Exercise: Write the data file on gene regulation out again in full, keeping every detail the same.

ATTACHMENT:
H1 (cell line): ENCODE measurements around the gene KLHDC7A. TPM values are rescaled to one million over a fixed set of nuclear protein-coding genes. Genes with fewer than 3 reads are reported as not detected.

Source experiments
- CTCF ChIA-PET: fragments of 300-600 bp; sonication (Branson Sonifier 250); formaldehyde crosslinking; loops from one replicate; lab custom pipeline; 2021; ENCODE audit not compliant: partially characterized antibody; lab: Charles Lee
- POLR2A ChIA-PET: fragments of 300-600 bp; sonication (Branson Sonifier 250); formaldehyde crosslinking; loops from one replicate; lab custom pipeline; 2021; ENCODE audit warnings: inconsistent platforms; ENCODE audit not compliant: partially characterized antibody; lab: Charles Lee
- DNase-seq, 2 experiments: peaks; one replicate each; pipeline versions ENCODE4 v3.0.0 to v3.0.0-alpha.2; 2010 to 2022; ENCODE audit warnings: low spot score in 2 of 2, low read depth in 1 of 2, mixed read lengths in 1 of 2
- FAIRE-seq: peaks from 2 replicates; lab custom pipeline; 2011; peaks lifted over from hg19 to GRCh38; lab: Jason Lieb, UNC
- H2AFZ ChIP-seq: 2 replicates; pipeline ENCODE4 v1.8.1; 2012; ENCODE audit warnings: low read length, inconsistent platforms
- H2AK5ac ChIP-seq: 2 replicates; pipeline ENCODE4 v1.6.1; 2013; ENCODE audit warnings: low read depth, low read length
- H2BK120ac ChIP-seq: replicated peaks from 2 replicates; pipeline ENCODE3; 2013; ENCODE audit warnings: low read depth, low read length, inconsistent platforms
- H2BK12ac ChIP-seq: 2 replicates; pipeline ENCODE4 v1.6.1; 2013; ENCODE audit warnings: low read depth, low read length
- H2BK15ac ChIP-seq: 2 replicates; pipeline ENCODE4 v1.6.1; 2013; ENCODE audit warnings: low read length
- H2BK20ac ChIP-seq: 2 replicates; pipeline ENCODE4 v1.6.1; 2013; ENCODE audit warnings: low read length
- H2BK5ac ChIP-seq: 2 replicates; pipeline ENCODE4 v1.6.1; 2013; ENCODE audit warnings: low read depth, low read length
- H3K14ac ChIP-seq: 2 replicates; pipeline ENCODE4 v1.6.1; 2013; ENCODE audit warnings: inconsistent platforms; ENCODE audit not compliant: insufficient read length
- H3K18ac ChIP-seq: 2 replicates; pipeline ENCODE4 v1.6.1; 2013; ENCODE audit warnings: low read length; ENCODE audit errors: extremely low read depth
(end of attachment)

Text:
H1 (cell line): ENCODE measurements around the gene KLHDC7A. TPM values are rescaled to one million over a fixed set of nuclear protein-coding genes. Genes with fewer than 3 reads are reported as not detected.

Source experiments
- CTCF ChIA-PET: fragments of 300-600 bp; sonication (Branson Sonifier 250); formaldehyde crosslinking; loops from one replicate; lab custom pipeline; 2021; ENCODE audit not compliant: partially characterized antibody; lab: Charles Lee
- POLR2A ChIA-PET: fragments of 300-600 bp; sonication (Branson Sonifier 250); formaldehyde crosslinking; loops from one replicate; lab custom pipeline; 2021; ENCODE audit warnings: inconsistent platforms; ENCODE audit not compliant: partially characterized antibody; lab: Charles Lee
- DNase-seq, 2 experiments: peaks; one replicate each; pipeline versions ENCODE4 v3.0.0 to v3.0.0-alpha.2; 2010 to 2022; ENCODE audit warnings: low spot score in 2 of 2, low read depth in 1 of 2, mixed read lengths in 1 of 2
- FAIRE-seq: peaks from 2 replicates; lab custom pipeline; 2011; peaks lifted over from hg19 to GRCh38; lab: Jason Lieb, UNC
- H2AFZ ChIP-seq: 2 replicates; pipeline ENCODE4 v1.8.1; 2012; ENCODE audit warnings: low read length, inconsistent platforms
- H2AK5ac ChIP-seq: 2 replicates; pipeline ENCODE4 v1.6.1; 2013; ENCODE audit warnings: low read depth, low read length
- H2BK120ac ChIP-seq: replicated peaks from 2 replicates; pipeline ENCODE3; 2013; ENCODE audit warnings: low read depth, low read length, inconsistent platforms
- H2BK12ac ChIP-seq: 2 replicates; pipeline ENCODE4 v1.6.1; 2013; ENCODE audit warnings: low read depth, low read length
- H2BK15ac ChIP-seq: 2 replicates; pipeline ENCODE4 v1.6.1; 2013; ENCODE audit warnings: low read length
- H2BK20ac ChIP-seq: 2 replicates; pipeline ENCODE4 v1.6.1; 2013; ENCODE audit warnings: low read length
- H2BK5ac ChIP-seq: 2 replicates; pipeline ENCODE4 v1.6.1; 2013; ENCODE audit warnings: low read depth, low read length
- H3K14ac ChIP-seq: 2 replicates; pipeline ENCODE4 v1.6.1; 2013; ENCODE audit warnings: inconsistent platforms; ENCODE audit not compliant: insufficient read length
- H3K18ac ChIP-seq: 2 replicates; pipeline ENCODE4 v1.6.1; 2013; ENCODE audit warnings: low read length; ENCODE audit errors: extremely low read depth